JPMorgan Chase boss Jamie Dimon warned on Friday that global risks including trade wars and rising interest rates could “derail” the US economy.
“So far, we have a strong economy in spite of these increasing overseas geopolitical issues bursting all over the place,” the Wall Street titan said in a Friday call with reporters after the bank released its quarterly earnings.
Among the worries: the trade war with China, Italy’s debt, the tightening credit markets, and the UK’s leaving the European Union, known as Brexit.
“In general those things don’t derail a strong US economy, but they are out there,” Dimon said. “Eventually they may have an effect. No one should be surprised if that happens down the road.”
Dimon, 62, has traditionally used his quarterly earnings calls to make broader points about economics and politics — at times sounding like he’s weighing a run for public office. He and his spokesman, Joe Evangelisti, have repeatedly denied that he has any such ambitions.
Nevertheless, Dimon last month said he believed he could beat Trump in a presidential race “because I’m as tough as he is, I’m smarter than he is.” Dimon added that, unlike Trump, his own personal wealth “wasn’t a gift from Daddy.”
Dimon quickly walked back the comments, but that didn’t stop Trump from counterpunching, tweeting that Dimon didn’t have the “smarts” to be president, and calling him a “poor public speaker & nervous mess.”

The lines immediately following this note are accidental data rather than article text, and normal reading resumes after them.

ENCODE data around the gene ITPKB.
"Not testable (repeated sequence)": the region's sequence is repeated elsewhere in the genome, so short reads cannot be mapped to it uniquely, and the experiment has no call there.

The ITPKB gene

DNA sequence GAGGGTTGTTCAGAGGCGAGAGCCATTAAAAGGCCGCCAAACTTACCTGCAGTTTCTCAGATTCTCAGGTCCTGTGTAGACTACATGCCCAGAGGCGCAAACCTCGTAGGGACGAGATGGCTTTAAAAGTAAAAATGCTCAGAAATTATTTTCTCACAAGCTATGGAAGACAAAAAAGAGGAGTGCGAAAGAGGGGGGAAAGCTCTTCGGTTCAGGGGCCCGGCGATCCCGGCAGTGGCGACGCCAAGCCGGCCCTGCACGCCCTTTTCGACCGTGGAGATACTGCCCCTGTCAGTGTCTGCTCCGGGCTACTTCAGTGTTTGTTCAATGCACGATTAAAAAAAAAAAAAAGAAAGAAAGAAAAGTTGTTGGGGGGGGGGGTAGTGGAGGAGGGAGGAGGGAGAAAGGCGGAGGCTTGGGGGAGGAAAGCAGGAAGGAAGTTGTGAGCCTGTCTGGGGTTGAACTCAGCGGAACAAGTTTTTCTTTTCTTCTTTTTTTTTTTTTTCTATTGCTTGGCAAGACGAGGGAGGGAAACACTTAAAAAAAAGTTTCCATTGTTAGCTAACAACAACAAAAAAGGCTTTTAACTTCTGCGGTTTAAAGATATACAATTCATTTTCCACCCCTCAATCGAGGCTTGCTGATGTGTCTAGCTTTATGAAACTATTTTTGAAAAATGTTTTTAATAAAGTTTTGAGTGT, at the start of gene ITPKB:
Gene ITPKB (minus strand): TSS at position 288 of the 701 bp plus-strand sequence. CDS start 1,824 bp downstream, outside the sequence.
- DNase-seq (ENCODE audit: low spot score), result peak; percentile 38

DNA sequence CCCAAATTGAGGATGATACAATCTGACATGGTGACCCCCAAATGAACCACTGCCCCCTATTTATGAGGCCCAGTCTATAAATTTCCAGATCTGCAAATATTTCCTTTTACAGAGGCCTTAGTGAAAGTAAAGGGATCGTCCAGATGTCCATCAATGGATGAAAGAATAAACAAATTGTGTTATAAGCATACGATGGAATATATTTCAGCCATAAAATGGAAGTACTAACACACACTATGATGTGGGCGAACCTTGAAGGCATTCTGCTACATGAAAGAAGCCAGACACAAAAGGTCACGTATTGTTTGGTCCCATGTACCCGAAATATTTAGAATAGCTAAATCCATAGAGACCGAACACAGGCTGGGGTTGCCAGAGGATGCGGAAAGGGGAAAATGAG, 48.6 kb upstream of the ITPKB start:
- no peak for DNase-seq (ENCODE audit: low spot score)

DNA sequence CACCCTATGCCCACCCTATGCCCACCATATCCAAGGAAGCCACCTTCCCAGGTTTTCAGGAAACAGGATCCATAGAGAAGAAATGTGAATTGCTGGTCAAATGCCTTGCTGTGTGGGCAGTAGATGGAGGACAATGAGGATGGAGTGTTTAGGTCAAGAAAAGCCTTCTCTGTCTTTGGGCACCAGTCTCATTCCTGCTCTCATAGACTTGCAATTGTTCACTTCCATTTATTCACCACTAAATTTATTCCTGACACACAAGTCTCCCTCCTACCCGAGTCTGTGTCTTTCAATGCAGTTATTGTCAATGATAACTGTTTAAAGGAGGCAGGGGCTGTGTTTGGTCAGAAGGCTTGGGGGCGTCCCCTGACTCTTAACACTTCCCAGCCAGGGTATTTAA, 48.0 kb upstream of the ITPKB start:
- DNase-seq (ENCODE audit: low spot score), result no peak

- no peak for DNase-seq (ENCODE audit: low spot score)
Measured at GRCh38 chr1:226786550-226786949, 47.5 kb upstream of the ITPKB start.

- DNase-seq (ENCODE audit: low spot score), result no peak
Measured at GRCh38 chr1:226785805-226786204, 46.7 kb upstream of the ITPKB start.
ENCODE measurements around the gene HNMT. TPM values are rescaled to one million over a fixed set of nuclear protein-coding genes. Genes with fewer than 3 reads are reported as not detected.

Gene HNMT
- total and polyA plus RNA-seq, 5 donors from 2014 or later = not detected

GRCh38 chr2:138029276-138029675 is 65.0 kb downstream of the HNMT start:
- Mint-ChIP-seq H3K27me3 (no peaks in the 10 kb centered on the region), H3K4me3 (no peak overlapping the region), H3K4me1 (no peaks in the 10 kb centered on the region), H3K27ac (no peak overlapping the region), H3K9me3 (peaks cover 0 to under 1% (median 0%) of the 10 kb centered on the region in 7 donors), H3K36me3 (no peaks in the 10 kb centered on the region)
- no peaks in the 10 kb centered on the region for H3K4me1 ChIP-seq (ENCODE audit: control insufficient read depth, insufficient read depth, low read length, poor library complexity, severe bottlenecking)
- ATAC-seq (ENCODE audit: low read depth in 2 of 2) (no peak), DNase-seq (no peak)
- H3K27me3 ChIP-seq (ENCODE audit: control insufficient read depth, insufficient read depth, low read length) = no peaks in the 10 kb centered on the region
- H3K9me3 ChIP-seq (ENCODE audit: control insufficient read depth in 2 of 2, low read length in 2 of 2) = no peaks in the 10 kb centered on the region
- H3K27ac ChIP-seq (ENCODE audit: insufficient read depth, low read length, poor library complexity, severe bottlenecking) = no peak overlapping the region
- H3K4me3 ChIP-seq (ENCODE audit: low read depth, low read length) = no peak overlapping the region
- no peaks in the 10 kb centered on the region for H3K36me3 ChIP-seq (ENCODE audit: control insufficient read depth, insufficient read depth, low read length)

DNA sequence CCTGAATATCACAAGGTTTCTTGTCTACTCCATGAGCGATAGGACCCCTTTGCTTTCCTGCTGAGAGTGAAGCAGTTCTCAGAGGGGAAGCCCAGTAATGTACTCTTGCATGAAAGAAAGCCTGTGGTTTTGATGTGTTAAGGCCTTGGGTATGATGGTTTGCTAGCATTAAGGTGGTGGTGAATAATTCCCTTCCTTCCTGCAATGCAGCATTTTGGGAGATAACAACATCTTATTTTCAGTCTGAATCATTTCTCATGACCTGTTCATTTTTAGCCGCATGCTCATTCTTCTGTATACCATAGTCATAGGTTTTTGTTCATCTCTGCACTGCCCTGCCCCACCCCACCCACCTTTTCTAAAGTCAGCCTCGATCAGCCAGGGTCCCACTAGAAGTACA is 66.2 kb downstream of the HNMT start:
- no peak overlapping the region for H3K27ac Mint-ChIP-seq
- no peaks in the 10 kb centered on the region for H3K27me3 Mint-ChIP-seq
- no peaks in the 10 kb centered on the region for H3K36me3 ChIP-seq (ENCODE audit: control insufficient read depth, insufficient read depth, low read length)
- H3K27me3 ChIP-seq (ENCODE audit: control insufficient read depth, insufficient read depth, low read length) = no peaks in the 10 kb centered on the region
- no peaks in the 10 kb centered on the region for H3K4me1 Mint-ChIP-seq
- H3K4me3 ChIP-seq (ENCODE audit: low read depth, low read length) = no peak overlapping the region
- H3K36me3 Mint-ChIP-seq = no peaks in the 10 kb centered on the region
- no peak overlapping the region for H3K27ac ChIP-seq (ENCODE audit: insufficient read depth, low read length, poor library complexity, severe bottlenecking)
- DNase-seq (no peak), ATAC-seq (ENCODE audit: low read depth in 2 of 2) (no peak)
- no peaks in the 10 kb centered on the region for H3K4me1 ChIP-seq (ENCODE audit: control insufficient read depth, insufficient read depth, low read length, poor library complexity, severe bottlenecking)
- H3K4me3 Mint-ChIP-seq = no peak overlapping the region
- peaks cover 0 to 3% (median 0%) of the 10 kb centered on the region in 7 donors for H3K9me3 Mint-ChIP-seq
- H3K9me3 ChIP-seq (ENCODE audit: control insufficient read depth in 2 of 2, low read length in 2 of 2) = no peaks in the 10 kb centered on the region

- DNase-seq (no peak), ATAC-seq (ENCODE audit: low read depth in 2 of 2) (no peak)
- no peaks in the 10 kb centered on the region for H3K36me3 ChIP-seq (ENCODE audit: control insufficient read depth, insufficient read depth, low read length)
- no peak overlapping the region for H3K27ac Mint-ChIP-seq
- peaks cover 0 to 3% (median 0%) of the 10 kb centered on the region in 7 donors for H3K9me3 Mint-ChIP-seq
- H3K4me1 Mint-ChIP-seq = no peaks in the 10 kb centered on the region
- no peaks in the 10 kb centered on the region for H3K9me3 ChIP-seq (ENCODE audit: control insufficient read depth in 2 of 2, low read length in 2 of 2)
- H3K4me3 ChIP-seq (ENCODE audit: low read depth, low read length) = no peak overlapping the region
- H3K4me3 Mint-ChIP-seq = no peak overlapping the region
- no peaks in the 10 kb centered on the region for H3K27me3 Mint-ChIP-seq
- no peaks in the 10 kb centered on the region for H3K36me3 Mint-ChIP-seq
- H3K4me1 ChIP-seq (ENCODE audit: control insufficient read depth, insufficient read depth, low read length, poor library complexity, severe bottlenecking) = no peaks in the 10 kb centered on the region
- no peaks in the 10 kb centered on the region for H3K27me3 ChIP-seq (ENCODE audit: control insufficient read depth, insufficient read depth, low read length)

JPMorgan, the largest US bank, saw its profit grow 24 percent during the three months ending in September, to $8.38 billion, or $2.34 per share — higher than the $2.25 per share that analysts had expected in a poll by Refinitiv.
The bank was boosted by a 60-percent surge in the company’s consumer bank, which was boosted by strong loan growth and rising interest rates. That offset a 10 percent drop in bond trading.
“Everything looks nice and steady for JPMorgan, completely in line with analyst forecasts for both revenues and earnings,” Octavio Marenzi, CEO of Opimas, said in a statement. “This portends well for the rest of the US banking industry.”